Is there any negative polarity in Romanian?
Abstract: I discuss the distribution and interpretation of the Romanian determiner vreun and analyze it as a special polarity item. I put forth the generalizations that capture its peculiar distribution: on the one hand, vreun has the behavior of a typical negative polarity item, and on the other hand, it occurs in positive (epistemic modal) contexts. Adopting the framework in Chierchia (2006), I argue it can be integrated in a system of polarity-sensitive items under the label NPI/existential FC. The alternatives this lexical item triggers give rise to a domain widening implicature in negative polarity contexts and to an anti-exhaustiveness implicature in existential modal ones.
Keywords: negative polarity, existential free-choice, implicature calculation, domain widening
Tense in embedded contexts: the case of Romanian
Abstract: This paper discusses the status of Romanian tenses with respect to the cross-linguistic typology, which distinguishes between Sequence of Tense (SOT) and non-SOT languages. The major difference between SOT languages (English) and non-SOT languages (Japanese/Russian) is that in the former, past under past yields a simultaneous reading whereas in the latter, present under past yields a simultaneous construal. On traditional tense analyses, the simultaneous construals in SOT languages arise via a “null” (past) tense, while in non-SOT languages, simultaneous construals arise via either a “null” tense (Japanese) or a “shifted indexical” present tense (Russian). I examine the distribution of Romanian past and present in subordinate contexts and show that (i) past always expresses anteriority and (ii) present is indexical under past and the realization of a “null” tense under a matrix future. I discuss the simultaneous construal of the Romanian present in complement clauses in the light of two major theories of shifting indexicals and show that neither gives a neat account of the Romanian data.
Keywords: null tense, indexical present, shifting indexical, Sequence of Tense, Romanian present.
Perfect and imperfect modals in Romance. Some syntactic remarks on the tense/modality interaction
Abstract: This paper addresses the interplay between Tense-Aspect and Modality in Romanian and some Romance languages, in ambiguous sentences that exhibit what has been called “perfective raising”. It is observed that Romanian does not behave like French, for instance, inasmuch perfective forces actuality entailment on modals. I show that this contrast is connected to the structure of Romanian modal sentences: as commonly assumed in the literature, modal verbs in Romanian behave like lexical verbs with clausal complements; they have their own temporal-aspectual domain, which has to obey interpretive constraints. I propose that the ambiguity between root and epistemic readings in the perfective is the effect of two combined factors: perfective/imperfective Aspect and a high degree of grammaticalization of the modal (i.e. monoclausal structures for modals).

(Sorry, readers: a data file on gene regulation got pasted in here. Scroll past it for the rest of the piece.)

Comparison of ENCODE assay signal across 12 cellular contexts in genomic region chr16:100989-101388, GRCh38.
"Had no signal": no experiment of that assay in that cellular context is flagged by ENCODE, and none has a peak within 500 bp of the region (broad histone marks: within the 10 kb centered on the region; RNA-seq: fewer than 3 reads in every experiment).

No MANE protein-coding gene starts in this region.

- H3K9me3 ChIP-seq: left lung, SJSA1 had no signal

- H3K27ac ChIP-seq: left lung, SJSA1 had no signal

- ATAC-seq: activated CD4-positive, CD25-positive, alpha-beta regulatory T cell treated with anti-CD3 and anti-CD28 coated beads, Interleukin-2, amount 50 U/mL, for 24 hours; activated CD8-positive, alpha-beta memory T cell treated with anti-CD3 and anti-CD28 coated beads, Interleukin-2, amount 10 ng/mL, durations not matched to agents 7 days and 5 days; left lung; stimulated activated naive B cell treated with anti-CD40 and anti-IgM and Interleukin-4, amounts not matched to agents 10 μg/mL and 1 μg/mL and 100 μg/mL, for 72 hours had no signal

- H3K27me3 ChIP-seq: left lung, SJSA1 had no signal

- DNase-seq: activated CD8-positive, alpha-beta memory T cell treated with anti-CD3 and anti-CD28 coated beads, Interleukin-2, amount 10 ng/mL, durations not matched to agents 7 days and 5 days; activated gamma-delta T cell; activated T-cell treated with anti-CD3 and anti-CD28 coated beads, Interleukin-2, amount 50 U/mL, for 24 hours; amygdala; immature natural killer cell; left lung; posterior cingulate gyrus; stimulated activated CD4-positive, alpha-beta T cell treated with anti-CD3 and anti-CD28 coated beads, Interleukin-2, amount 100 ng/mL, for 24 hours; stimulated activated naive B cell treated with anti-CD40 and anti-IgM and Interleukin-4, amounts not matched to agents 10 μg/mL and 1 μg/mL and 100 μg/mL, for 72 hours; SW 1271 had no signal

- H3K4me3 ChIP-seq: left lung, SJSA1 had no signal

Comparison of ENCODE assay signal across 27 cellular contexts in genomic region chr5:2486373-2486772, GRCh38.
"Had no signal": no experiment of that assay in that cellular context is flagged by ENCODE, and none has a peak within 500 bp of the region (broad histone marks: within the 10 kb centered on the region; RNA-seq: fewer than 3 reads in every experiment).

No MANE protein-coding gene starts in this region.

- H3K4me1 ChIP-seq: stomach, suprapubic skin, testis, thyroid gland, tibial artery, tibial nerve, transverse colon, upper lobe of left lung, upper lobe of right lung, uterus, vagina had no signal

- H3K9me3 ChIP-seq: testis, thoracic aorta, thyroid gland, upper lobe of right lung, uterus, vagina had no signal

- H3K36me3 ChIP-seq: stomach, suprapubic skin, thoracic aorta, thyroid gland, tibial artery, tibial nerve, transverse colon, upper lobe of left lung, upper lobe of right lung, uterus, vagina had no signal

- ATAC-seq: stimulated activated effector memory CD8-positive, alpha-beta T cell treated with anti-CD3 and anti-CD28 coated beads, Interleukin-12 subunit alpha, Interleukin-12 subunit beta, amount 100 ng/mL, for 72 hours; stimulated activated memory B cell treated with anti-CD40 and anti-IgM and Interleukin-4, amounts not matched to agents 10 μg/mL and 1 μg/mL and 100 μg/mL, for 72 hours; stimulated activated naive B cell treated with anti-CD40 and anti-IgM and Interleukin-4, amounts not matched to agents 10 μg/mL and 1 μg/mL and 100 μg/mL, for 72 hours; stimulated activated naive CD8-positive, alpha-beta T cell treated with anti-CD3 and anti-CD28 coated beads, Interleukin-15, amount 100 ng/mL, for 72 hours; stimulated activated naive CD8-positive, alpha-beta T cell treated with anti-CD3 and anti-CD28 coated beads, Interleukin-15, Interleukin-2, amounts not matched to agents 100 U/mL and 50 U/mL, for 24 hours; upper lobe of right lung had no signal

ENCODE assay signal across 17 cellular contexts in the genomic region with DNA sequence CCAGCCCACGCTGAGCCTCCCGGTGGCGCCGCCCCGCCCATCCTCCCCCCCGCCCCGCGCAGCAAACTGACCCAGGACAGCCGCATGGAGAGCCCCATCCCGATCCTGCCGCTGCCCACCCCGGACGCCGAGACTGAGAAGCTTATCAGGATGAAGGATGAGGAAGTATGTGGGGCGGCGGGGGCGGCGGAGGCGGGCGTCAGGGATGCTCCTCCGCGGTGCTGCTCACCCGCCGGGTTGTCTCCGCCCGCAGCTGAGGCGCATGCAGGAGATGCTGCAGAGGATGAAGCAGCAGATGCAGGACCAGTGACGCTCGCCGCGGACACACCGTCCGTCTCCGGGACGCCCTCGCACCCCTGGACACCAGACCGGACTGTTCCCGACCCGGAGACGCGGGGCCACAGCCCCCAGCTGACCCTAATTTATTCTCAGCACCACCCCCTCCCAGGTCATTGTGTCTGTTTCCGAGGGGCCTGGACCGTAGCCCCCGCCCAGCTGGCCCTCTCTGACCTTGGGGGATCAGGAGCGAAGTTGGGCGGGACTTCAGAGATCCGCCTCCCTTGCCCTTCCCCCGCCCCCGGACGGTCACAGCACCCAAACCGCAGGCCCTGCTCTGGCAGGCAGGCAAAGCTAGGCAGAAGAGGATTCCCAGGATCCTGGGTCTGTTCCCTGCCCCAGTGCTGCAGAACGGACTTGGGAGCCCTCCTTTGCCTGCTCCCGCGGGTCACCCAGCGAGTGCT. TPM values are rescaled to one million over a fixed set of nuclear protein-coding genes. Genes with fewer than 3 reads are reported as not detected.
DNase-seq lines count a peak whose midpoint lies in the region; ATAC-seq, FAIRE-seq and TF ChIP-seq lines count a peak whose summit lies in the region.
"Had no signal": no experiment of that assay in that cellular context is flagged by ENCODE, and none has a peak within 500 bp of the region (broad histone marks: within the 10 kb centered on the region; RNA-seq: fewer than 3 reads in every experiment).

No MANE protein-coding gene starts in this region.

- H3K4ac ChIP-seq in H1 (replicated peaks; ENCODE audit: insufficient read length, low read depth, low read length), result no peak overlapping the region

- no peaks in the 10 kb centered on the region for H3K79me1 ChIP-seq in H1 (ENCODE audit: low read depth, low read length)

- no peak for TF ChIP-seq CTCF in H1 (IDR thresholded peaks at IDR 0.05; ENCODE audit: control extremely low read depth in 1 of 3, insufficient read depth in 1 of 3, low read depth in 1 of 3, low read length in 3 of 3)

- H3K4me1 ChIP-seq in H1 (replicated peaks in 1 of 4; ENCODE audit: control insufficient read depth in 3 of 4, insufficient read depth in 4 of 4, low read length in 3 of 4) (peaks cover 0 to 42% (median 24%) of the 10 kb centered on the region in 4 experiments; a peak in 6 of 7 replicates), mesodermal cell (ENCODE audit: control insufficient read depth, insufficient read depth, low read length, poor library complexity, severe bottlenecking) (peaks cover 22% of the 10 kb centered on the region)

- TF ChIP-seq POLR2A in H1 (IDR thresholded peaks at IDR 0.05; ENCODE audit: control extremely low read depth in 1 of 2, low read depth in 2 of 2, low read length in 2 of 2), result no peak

Keywords: epistemic vs. abilitative readings of modals, actuality entailment (AE), perfective raising, restructuring.
Ilinca Crăiniceanu and Ileana Baciu
On the (a)telicity property of English verb phrases
Abstract: The aim of the paper is that of offering an overview of various executions of the aspectual notions of (a)telicity in the current literature. The core idea is that in English the telic-atelic contrast is compositionally computed at the level of VP or IP. We discuss (a)telicity of complete VPs in the analyses put forward by Krifka (1989, 1992, 1998), Rothstein (2008), Filip (2008), and Landman and Rothstein (2008).
Keywords: (a)telic predicates, quantization, cumulativity, event maximalization, incremental homogeneity.
Begin and start: aspect and complement choice
Abstract: The paper offers a semantic analysis of begin and start and their non-finite complementation: the to-infinitive and –ing constructions. The core idea of the paper is that the aspectual constructions ‘begin+ to infinitive’, ‘begin + ing’, ‘start+ to infinitive’, and ‘start+ ing’ have both a schematic and a prototypical meaning, and that the subtle differences between them are motivated by several factors, like viewing (perfectivity vs. imperfectivity), temporality (future orientation vs. ongoing reading) dynamicity (graduality vs. abruptness), agentivity, etc.
Keywords: begin, start, to infinitive, –ing complements, prototypical meaning, schematic meaning
Some remarks on right node raising in Romanian
Abstract: Coordinate clauses with a common constituent in final position give rise to an interesting construction (Mary likes, but John hates cats), in which the constituent at the right edge of the first conjunct is missing. This phenomenon, known in the literature as Right Node Raising, has been analyzed either as an instance of movement or as an instance of ellipsis in the first conjunct. Starting from Hartmann (2000), Abels (2004) and Ha (2006), who argue in favour of an in-situ analysis of Right Node Raising, we focus on the licensing conditions on Right Node Raising in Romanian. The paper is organized in two sections. First we outline the deletion/ellipsis analyses of Right Node Raising constructions in English. Then we present empirical data related to the pre-Right Node Raising elements, the types of right-peripheral constituents that can be elided and the contexts which allow or block Right Node Raising in Romanian.
Keywords: right node raising, conjunct, ellipsis, target, islands.
Some remarks on Romanian reflexive verbs derived by the prefix în
Abstract: The paper discusses a small group of Romanian reflexive verbs, denominals derived by means of the prefix în, as well as a group of transitive verbs which are reflexivized. Their behaviour will be briefly considered. A search on the Internet has also been made alongside the dictionary study in order to gain an insight into the frequency of use of certain forms.
Keywords: denominal verbs, reflexives, reflexivization, unaccusativity
Gender on definite pronouns